• Rich Engelbrecht

Capturing Wildlife [with your camera]

Living, and playing here in the Finger Lakes region of New York State, with its hills, forests, farms, and small towns is a great place to be to get the wildlife shots that show the diversity of fauna that lives with us. I’m talking about with your camera.


Our region is home to a wide variety of wildlife, some live here year around, and some migrate south; just like us. Being able to capture an image of some of it is something I like to spend my retirement time doing and going out and getting a bit of your “wild” on, is why many of us live and play here.

You need to understand some of the “other” settings on your camera to get a nice sharp picture of a bald eagle in flight, or a humming bird at your feeder or, deer standing out in a field at sunset. To get these pictures you need to take your camera, and even your cell phone, off the automatic modes. You will want to be able to evaluate a scene and pick which mode may work better.

For example:

  • To capture an eagle in flight, we want to be able to “stop” the action. To do that try setting your camera to the “sport” or “running man” setting. You may want to consider “panning” or try tracking the bird in flight with your camera. Finally, take lots of pictures, as many as you can before it flies out of range. The more pictures you have, the better chances that you’ll get a spectacular shot


  • To capture birds on your feeder you will still want to use the sport mode for its fast shutter speed. You may want to pop open your flash and use it for these pictures. Flash will actually “stop” the motion even more as well as putting light on the birds in the shadows, to bring out the wonderful colors and expressions.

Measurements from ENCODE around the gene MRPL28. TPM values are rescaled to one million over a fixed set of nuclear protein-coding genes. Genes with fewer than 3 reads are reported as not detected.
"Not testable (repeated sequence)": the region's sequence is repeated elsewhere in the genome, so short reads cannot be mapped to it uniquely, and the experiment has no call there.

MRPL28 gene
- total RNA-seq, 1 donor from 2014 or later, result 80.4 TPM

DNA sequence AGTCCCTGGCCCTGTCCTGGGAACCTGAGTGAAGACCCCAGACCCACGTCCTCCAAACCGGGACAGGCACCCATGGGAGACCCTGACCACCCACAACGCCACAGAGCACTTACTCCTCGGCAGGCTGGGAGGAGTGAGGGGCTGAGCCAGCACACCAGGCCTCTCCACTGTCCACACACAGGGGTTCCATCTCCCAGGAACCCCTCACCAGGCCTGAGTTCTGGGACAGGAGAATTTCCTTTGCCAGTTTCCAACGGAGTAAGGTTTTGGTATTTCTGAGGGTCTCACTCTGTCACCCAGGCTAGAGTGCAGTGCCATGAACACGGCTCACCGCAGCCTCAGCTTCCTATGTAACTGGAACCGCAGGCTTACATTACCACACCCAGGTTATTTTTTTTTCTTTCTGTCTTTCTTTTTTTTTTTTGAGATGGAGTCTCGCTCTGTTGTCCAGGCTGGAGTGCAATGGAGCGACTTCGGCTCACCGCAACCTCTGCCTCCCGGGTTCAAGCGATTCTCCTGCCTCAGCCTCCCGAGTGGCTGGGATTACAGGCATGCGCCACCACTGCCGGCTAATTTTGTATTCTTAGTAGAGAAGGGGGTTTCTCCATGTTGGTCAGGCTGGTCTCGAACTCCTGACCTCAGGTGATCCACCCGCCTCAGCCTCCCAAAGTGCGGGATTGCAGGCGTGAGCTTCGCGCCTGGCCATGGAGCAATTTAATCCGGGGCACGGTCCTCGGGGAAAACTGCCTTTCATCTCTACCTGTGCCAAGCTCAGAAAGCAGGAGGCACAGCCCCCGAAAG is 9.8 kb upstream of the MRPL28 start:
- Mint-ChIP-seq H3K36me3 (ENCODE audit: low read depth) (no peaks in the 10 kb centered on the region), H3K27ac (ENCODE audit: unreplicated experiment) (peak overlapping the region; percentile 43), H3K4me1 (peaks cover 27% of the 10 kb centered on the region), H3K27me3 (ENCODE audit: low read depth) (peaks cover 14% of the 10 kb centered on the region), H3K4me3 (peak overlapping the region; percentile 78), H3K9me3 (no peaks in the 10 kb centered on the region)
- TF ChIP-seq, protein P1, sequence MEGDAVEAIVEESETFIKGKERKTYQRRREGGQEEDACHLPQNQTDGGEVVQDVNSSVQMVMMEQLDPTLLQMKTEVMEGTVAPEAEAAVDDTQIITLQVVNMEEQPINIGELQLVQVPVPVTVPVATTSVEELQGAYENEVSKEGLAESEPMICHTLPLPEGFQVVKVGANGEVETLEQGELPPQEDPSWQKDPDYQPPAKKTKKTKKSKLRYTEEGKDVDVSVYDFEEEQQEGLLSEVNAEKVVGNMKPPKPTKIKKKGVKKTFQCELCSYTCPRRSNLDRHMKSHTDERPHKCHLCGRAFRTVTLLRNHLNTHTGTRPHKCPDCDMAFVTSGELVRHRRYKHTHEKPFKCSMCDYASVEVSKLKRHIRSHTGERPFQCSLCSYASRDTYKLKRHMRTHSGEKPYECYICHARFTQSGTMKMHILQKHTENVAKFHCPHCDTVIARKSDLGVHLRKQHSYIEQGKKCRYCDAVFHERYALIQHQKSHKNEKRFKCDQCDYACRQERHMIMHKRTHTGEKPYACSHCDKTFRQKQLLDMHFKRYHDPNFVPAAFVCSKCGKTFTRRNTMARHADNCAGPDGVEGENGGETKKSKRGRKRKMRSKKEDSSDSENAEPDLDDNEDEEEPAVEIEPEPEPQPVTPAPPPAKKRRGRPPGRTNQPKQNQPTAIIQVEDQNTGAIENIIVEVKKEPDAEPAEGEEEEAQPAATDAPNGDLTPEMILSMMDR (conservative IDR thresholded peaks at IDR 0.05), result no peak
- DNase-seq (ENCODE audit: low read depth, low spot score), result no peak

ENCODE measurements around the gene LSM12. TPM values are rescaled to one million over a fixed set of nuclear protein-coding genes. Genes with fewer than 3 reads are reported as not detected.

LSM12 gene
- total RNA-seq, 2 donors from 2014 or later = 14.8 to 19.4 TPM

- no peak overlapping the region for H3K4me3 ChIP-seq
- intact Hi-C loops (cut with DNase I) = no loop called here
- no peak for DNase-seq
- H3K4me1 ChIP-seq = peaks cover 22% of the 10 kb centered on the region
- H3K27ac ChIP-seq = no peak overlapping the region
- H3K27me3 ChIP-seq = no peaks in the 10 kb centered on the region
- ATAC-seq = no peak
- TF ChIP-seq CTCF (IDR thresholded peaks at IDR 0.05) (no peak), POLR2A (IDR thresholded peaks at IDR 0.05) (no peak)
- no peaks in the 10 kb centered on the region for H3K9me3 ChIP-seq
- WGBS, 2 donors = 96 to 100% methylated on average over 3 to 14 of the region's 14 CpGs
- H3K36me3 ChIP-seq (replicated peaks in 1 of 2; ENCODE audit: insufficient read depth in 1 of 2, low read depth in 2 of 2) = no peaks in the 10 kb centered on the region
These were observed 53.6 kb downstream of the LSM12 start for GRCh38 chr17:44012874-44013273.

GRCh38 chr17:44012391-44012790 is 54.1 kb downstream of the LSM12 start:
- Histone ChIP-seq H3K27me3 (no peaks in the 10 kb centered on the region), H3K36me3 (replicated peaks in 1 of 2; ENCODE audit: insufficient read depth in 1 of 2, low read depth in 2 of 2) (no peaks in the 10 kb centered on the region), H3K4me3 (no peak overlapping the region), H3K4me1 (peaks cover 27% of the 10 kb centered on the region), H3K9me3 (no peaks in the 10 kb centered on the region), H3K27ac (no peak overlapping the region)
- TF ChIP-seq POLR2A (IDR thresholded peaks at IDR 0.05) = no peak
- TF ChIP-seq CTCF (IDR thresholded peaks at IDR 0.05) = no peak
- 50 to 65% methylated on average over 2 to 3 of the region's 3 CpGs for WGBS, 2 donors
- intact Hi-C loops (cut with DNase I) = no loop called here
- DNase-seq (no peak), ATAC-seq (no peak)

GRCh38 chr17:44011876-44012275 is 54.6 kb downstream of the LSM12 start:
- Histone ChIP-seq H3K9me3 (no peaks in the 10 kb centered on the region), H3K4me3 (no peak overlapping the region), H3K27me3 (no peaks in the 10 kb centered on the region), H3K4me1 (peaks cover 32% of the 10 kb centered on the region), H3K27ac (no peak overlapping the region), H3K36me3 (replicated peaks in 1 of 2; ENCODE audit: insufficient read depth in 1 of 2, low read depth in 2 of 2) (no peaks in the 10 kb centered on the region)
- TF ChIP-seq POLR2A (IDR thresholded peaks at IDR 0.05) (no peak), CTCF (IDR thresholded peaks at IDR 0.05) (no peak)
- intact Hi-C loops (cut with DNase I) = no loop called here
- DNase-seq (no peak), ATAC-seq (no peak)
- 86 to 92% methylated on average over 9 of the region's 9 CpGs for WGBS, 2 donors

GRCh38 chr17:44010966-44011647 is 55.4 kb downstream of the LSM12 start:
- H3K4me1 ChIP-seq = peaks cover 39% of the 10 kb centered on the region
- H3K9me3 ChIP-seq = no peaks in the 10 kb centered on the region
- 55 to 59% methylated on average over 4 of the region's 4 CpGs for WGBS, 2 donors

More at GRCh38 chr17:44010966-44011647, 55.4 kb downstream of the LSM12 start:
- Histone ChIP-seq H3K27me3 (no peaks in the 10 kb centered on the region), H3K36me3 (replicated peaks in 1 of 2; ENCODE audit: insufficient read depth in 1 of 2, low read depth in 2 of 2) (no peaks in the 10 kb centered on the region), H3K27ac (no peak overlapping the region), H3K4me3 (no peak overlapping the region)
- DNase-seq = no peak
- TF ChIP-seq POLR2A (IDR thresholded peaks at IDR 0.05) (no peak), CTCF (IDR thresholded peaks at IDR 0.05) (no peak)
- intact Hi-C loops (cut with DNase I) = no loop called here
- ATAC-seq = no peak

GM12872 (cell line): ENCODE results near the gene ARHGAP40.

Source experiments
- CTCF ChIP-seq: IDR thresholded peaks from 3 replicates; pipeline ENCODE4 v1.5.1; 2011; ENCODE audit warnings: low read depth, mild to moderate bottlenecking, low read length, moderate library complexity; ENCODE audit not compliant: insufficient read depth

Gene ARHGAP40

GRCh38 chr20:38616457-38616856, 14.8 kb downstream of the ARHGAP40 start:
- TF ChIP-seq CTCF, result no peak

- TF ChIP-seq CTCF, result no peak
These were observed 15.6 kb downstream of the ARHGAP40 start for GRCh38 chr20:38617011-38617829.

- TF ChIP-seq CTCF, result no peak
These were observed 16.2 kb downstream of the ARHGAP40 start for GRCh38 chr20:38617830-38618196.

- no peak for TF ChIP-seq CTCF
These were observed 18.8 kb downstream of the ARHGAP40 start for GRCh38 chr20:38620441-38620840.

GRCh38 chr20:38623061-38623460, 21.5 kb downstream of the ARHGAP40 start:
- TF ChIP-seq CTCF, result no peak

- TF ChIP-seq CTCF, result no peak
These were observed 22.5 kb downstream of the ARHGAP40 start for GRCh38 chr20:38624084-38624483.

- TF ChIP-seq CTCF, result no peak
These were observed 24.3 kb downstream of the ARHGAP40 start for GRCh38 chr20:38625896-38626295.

• When you are trying to get that action shot of landing a big bass, or trout, once more, keep it on the sport mode. Adding polarizer filter will cut a lot of glare, and add definition as well as sparkle to the picture. If you don’t have polarizer filters for your camera, and most of us don’t, use a pair of non-prescription polarized sunglasses and hold one of the lens right on top of the camera lens.

  • For that wonderful farmer field with a herd of grazing deer at sunset picture, we want to take the setting to “landscape” or “mountains”. This tells the camera to slow down the shutter, to enable the camera to drink in all those wonderful colors and shapes, while still making sure everything from near to far is in focus. In this case, I would strongly recommend that you put your camera on a tripod. Don’t have a tripod? Try setting your camera on a rock or a fence post. I carry a big beanbag to use. You may want to also try to figure out how to use the timer to take the picture. Believe it or not, sometimes just pressing the shutter button moves your camera making the picture blurry.


For us that use a point-and-shoot camera here’s a tip to make all of your pictures better.

  • Press and hold the shutter button half-way down before taking the picture. This “wakes the camera up”, gets the auto-focus working, ready for you to compose your shot. Finish pressing all the way down to finish the capture. This process can take about the time of a heartbeat to function.

If you use a cell phone try this:

  • Bring up your camera app and compose your shot. Tap the screen where you want the shutter to focus and to tell the camera that is the spot in the picture you want to be well exposed.